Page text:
|April 5, 2007|
From Poland? is an attempt to answer questions about the sources of contemporary Polish art’s identity by presenting various artistic methods which define it. Focused on young Polish artists and on the ways of perceiving “Polishness” in the context of ongoing globalization, place, and space in which it is created, the exhibition will also address the questions to what degree the consciousness of the authors and recipients of the visual arts changes the ethnic narration and what delineates the borders of its territorial identity.
Jaroslaw Fliciński is a painter of large-scale canvases with repeated motifs of lines, circles, and stripes or stenciled patterns, which are usually applied as simple geometrical forms. Formal limits imposed by the medium itself have never been a real hindrance for him, often he will exceed the frame of the canvas towards space and paint directly on walls or specially constructed elements which compose the architecture of the exhibition, or he will use light, sound, photography or video. His thinking in the categories of a given site and its spatial and architectural conditions disrupts the neutrality of exhibition space and encourages our perception to go beyond a Minimalist lesson of sensitivity.
Robert Maciejuk belongs to a group of the most outstanding Polish painters. In his latest work he borrows images from books, postcards, and old music postcards. His method of almost literal transposition to canvas is connected with the question of the rhetoric of representation. In the early 1990s his painting was determined by set systems of geometric forms. Later the sign - an ideogram borrowed from the world of contemporary civilization -was central to his work. Impersonal and neutral, painted signs were juxtaposed and accumulated in cycles, as in his paintings of aircraft signs series displayed as large panels.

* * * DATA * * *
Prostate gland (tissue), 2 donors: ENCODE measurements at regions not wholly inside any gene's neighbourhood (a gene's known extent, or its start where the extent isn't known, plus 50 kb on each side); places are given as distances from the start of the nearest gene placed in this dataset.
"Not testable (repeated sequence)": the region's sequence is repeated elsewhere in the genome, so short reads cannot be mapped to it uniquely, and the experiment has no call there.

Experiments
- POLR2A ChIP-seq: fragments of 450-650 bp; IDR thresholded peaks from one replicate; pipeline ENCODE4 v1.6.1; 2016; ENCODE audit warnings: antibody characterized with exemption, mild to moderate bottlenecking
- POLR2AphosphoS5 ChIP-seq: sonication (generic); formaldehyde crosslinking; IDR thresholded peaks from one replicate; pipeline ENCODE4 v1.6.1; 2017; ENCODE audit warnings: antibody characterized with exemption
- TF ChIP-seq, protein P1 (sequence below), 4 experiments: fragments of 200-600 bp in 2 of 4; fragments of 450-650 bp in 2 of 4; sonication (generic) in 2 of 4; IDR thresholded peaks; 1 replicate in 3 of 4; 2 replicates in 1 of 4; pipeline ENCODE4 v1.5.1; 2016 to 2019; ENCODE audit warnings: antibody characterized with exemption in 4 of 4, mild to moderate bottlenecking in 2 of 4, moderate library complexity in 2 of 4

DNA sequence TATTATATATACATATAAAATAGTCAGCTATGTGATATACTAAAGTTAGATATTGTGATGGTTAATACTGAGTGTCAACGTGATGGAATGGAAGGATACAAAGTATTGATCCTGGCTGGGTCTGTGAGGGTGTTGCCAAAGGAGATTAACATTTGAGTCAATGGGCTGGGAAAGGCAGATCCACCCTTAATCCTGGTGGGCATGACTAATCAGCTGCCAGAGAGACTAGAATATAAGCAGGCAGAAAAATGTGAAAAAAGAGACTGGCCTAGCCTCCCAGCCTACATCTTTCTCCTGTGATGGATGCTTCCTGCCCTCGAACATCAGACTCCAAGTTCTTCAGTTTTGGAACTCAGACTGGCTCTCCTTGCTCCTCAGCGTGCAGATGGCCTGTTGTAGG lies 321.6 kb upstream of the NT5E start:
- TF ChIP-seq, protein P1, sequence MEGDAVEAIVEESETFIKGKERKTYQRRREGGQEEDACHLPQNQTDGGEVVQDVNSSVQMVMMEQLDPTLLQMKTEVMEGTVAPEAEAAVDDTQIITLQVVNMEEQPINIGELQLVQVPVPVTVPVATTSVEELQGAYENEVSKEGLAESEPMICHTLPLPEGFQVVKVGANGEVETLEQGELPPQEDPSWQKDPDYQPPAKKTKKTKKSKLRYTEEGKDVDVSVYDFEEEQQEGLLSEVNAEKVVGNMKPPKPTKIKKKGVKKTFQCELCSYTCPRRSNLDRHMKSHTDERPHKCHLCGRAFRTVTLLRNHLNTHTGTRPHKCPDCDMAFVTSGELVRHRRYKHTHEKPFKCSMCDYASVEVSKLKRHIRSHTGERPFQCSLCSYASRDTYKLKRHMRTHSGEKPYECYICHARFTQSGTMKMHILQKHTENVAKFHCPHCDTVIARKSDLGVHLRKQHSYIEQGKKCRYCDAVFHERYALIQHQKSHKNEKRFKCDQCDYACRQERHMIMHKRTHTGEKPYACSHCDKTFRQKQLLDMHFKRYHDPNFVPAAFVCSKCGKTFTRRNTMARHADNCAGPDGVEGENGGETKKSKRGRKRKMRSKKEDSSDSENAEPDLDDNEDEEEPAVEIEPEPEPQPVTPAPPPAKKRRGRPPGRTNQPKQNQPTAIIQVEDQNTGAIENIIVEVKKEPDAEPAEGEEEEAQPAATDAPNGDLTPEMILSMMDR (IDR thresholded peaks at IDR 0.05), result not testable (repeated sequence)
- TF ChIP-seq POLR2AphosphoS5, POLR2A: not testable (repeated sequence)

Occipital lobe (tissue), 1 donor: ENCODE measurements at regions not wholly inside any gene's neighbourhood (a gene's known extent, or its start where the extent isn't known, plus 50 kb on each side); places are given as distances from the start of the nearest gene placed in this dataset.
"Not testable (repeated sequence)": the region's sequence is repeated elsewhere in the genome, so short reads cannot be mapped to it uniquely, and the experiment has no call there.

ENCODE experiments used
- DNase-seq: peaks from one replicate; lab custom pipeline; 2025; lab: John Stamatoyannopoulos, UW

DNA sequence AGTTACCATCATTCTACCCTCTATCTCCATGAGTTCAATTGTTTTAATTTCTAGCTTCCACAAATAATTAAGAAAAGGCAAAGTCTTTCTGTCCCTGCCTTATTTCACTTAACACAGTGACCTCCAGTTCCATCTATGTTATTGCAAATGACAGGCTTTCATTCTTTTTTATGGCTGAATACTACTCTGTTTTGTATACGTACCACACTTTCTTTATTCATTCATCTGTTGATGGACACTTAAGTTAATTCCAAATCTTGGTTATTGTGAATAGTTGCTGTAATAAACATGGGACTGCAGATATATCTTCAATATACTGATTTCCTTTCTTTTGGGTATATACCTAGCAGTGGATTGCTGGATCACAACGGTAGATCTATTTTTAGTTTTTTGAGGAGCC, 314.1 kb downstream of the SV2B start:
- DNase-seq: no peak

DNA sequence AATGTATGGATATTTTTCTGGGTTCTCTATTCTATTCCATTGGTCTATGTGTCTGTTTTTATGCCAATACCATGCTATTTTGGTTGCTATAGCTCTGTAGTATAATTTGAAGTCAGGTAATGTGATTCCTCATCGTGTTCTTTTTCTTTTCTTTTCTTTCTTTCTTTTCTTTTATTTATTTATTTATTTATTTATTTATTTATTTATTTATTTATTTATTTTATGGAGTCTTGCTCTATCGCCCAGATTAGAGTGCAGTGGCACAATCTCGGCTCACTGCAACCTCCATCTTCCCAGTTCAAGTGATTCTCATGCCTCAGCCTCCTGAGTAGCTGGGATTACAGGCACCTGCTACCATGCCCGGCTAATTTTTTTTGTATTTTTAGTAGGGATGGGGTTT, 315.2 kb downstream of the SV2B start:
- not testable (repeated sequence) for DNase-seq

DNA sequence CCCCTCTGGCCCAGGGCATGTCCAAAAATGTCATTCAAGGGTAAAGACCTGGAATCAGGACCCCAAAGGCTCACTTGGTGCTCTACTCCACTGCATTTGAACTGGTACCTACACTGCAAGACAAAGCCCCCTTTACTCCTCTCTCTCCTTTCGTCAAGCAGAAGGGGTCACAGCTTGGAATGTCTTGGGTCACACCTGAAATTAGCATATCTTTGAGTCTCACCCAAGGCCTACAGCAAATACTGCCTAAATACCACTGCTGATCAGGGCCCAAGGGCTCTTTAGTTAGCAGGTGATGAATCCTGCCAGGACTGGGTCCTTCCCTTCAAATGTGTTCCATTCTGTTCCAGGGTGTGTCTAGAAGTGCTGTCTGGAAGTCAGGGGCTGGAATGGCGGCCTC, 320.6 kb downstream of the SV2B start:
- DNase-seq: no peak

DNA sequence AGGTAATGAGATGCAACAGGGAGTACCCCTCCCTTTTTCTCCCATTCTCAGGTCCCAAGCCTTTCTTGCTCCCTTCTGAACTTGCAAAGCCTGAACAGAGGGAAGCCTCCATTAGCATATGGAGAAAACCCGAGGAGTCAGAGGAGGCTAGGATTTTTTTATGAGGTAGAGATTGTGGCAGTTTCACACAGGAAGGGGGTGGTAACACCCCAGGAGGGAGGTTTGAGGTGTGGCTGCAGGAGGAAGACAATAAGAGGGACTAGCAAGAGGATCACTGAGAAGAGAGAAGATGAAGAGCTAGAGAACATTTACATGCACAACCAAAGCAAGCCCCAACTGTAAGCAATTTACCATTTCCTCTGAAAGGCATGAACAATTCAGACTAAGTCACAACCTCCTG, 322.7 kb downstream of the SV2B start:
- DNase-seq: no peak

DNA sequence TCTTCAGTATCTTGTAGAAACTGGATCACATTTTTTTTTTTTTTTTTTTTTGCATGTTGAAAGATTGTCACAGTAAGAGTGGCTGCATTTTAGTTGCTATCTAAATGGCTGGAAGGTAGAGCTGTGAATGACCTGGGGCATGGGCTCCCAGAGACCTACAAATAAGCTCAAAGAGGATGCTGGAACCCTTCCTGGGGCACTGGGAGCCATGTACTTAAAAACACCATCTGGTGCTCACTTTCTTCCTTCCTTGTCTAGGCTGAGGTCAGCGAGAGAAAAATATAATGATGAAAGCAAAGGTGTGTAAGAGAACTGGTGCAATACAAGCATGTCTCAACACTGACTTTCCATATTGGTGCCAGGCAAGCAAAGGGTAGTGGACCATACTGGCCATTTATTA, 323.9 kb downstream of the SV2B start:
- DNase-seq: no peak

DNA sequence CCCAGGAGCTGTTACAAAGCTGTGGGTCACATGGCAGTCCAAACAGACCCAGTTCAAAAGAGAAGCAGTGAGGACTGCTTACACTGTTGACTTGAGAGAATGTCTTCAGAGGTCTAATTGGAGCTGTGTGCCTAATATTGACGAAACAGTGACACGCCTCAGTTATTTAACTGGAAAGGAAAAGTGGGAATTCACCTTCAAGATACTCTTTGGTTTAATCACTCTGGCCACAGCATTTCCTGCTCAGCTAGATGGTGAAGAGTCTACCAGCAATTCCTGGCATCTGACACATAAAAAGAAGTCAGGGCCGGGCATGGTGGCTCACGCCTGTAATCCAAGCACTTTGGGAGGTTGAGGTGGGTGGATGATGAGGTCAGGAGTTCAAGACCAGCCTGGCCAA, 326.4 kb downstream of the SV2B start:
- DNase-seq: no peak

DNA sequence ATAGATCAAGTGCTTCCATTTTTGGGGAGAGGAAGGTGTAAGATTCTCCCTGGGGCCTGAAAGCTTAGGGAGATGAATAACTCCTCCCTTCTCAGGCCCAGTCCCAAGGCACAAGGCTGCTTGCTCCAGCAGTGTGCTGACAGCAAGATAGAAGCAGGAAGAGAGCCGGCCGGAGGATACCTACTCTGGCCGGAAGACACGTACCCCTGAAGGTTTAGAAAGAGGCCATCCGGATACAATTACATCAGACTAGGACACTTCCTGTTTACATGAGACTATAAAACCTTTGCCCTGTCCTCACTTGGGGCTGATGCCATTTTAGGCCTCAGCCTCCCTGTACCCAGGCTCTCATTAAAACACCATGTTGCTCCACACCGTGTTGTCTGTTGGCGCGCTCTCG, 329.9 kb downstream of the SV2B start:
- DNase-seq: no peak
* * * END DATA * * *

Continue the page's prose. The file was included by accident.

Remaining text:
Tomasz Partyka is the youngest artist in the “From Poland?” group. For him painting is a kind of notation, a way of recording observations in a short and often very playful manner. His canvasses are covered with inscriptions that sometimes are impossible to read and force the reading into a visual experience. In the series of his paintings presented in the exhibition, Partyka’s sources of inspiration are linguistic paradoxes, famous couples of twins; he compares the surnames carried by popular figures with their true surnames that sound quite impersonal and calls attention to the phenomenon of the popularity of comics and film characters.
Although trained as a painter, Dominika Skutnik has mostly been creating installations. She has been interested in structures which consist of equally important visible and invisible parts. ReConstruction consists of several individual old and broken collectable porcelain figurines. Missing parts have been re-constructed from polymer clay and added to each sculpture so they no longer create any logical whole, instead each reconstruction is abstract, bad form, as if the work was unskilled. In her ORWO series, she uses a popular brand of photographic negatives and transparencies from Eastern-German, ORWO brand, which was the favorite medium for educational reproductions, specifically for art history. For Skutnik the aged and discolored slides have a special "childhood" feel, a sensation when one tries (mentally) to peel off the discolored layer and guess what the real colours, real size, and real impact were.
Alicja Karska and Aleksandra Went belong to a group of emerging Polish artists. They work together as authors of videos and films which combine real scenes with hallucinatory narrative. Working around the urban context the artists enter suburban areas and transform them into a dream-like mental space in an uncertain time frame . Their film Spatial Planning and Organisation was titled after the name of their studies faculty at Academy of Fine Arts, where they graduated in 2003. Making reference to modern ideology they comment on its persistence in contemporary life. Their vision of functionality approaches the absurd and resides within utopia. The idea of functionality inherent in contemporary thought also appears to be a psychological pressure.